St. Louis Ultrasound Veterinarians
Associated Veterinary Specialists Internal Medicine veterinarians provide the highest level of Ultrasound veterinary services in the St. Louis area
Ultrasound imaging, also known as sonography, is a non-invasive procedure used to evaluate the internal organs. This is most commonly used to image the abdominal organs, such as the liver, spleen, kidneys, gastrointestinal tract and adrenal glands. Ultrasound can also be used to image the heart and other soft tissues such as the parathyroid glands.
How is an ultrasound performed?
At Associated Veterinary Specialists, AVS, an ultrasound is a scheduled procedure performed by a board certified internal medicine specialist or a board certified radiology specialist. If your veterinarian recommends that your pet have an abdominal ultrasound or you feel your pet may need an abdominal ultrasound, we may ask that you do not feed your dog or cat the morning of the procedure. Food in the stomach can make visualization of some of the abdominal organs difficult. When you bring your pet to AVS we will take him or her to our treatment area to prepare for and perform the ultrasound. To prepare your pet for the ultrasound, we will shave the hair from the area that is going to be examined. The ultrasound probe needs to have close contact with the skin to produce images so the hair needs to be removed in the area being examined. Next the patient is placed in position for the ultrasound. For an abdominal ultrasound this means they will need to lie on their back. Since the procedure can take 30-45 minutes, we lay them on their back in a padded trough to increase the comfort of lying in this position for an extended amount of time. Warmed ultrasound gel is applied to the shaved area to ensure close contact of the ultrasound probe and skin which improves the resolution of the images. All the organs are evaluated and pictures or videos are obtained as needed. When your pet is done, the doctor will discuss the ultrasound results and show pictures or videos when appropriate.
What are the benefits of ultrasound?
Abdominal ultrasound can be used to look at the internal architecture of organs, something that cannot be seen on X-rays. For example, a tumor within the bladder could be seen on ultrasound but would not be able to be seen on X-rays. We can also use the ultrasound to obtain needle aspirates to collect samples of fluid, such as urine, for analysis or samples of tissue, such as the liver or a tumor, for cytology. Biopsies can also be performed with ultrasound guidance to obtain tissue for histopathology. Cardiac ultrasound, also known as echocardiography, can be used to look for structural disease of the heart, such as valvular disease, or heart tumors.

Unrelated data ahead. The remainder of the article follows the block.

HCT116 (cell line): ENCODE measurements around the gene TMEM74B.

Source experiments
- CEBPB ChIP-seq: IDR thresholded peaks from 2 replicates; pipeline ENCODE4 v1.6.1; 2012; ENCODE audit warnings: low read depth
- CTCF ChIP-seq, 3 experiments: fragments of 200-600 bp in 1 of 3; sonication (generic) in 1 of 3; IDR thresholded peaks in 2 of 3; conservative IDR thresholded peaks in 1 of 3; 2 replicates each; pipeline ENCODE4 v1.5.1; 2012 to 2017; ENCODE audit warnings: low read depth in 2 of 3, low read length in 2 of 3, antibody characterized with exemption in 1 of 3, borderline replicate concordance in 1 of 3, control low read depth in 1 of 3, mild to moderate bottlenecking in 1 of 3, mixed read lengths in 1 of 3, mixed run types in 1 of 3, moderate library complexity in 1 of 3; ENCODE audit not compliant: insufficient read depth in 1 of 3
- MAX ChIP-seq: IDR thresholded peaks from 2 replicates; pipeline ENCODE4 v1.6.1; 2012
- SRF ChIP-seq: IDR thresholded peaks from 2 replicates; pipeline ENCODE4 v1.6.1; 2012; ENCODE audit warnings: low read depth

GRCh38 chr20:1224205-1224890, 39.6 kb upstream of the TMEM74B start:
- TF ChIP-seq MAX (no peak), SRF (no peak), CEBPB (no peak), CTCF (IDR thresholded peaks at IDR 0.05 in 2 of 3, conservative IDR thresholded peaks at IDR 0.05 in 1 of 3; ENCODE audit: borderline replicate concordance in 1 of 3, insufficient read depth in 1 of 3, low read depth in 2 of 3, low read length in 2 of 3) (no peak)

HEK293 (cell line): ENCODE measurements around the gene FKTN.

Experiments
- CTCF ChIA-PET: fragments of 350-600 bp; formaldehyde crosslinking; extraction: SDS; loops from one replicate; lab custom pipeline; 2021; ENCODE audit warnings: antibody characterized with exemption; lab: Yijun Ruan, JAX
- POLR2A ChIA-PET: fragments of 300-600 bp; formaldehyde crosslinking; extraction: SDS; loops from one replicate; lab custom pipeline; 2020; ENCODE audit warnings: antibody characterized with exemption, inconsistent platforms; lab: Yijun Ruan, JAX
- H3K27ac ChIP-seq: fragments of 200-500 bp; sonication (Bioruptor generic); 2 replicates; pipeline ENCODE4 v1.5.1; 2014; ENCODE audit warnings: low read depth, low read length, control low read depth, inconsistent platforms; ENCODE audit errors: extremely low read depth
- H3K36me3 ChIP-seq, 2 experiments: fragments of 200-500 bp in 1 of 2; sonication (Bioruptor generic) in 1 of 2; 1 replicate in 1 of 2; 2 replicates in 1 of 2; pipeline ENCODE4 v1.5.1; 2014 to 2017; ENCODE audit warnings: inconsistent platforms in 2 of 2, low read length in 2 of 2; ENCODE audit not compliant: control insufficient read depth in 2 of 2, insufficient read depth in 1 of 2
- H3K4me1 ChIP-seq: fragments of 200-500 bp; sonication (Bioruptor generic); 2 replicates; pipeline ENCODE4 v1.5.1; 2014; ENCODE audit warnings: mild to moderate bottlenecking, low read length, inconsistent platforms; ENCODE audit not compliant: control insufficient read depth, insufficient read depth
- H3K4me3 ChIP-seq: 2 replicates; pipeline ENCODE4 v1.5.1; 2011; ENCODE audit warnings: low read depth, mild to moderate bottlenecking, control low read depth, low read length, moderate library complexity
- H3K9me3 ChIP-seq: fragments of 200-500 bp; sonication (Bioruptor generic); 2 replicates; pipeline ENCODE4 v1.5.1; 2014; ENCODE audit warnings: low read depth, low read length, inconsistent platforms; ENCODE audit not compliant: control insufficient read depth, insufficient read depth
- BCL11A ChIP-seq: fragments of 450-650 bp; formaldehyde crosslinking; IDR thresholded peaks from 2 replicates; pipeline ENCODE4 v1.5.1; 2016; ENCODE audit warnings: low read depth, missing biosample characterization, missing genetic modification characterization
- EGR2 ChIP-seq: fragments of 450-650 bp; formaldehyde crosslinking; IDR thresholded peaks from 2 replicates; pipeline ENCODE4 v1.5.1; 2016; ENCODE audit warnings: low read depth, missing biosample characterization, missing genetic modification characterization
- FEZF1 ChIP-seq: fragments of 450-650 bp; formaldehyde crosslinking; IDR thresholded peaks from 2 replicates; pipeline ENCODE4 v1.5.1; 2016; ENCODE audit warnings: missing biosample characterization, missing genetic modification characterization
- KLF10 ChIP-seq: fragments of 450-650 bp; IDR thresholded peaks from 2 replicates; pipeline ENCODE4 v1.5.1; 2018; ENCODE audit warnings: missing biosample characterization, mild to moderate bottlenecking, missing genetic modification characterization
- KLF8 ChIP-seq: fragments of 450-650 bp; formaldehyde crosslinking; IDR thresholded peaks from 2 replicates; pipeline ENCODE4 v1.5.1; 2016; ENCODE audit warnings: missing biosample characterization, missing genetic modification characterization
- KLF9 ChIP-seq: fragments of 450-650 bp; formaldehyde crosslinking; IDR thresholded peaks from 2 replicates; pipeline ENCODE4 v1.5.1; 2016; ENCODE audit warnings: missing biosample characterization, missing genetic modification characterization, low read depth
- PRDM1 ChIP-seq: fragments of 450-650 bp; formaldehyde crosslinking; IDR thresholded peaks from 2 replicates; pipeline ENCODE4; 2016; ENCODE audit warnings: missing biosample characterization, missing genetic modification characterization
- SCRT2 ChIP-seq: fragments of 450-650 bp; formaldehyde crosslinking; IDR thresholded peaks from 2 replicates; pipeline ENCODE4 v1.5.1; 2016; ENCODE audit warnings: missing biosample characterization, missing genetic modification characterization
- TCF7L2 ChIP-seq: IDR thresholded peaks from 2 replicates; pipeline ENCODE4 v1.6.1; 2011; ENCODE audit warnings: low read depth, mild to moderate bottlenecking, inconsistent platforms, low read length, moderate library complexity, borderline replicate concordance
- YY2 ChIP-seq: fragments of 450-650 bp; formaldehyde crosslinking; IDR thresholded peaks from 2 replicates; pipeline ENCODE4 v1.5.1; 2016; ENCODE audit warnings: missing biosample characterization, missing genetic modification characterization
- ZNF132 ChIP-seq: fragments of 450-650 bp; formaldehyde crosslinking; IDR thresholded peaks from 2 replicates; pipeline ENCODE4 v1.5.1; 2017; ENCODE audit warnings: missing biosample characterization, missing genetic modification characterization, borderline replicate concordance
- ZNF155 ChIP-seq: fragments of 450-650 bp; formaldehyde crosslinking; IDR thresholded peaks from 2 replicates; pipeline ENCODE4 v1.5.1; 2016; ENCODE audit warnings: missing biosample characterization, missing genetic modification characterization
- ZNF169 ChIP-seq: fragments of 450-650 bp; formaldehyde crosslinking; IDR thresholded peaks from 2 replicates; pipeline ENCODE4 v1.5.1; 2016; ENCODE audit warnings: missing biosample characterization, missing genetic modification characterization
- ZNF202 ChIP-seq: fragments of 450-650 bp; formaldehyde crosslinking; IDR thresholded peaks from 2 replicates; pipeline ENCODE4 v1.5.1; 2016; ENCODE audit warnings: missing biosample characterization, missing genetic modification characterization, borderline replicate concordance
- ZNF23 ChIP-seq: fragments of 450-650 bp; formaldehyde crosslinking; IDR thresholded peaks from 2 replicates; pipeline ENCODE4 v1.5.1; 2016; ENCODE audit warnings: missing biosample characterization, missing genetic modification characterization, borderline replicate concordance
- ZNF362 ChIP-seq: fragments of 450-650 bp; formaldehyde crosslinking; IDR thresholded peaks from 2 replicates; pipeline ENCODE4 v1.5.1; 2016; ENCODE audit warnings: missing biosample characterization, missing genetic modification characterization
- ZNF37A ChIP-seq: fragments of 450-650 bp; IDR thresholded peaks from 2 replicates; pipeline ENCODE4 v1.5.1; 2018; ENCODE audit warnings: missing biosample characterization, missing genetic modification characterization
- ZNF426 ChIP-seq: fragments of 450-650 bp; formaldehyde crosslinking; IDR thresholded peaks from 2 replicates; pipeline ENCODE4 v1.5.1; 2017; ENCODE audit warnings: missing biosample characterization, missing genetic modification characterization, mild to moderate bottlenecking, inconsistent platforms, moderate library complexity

What are the risks of ultrasound?
There are no risks to performing the ultrasound itself. Some patients need to be sedated for the procedure and risks of sedating of your pet will be discussed before the procedure.
Why should I have the ultrasound performed at AVS?
There are two important aspects to consider when having an ultrasound performed on your pet. First, will the person performing the ultrasound be able to get adequate images? Board certified radiology specialists go through a residency program where they are trained to perform ultrasounds. Other veterinarians, such as internal medicine specialists and general practioners, can attend workshops to learn how to obtain images with the ultrasound. In then end many veterinarians can learn how to perform an ultrasound. The more important consideration is who will to interpret the ultrasound findings and, more specifically, interpret them in relation to your pet’s illness. This is much more difficult. The interpretation of the ultrasound is why it is advantageousto have the ultrasound performed at AVS. At AVS an internal medicine specialist is always involved in the interpretation of your pet’s ultrasound findings. Internal medicine specialists have advanced training and knowledge of the function and disease processes of the various abdominal organs and are best qualified to determine how the ultrasound findings apply to your pet. For this reason, a consult exam with an internal medicine specialist is always part of the ultrasound examination. The ultrasound exam findings and interpretation of these findings are discussed with you and your regular veterinarian. Based on this assessment, an internal medicine specialist will recommend additional testing and/or treatment.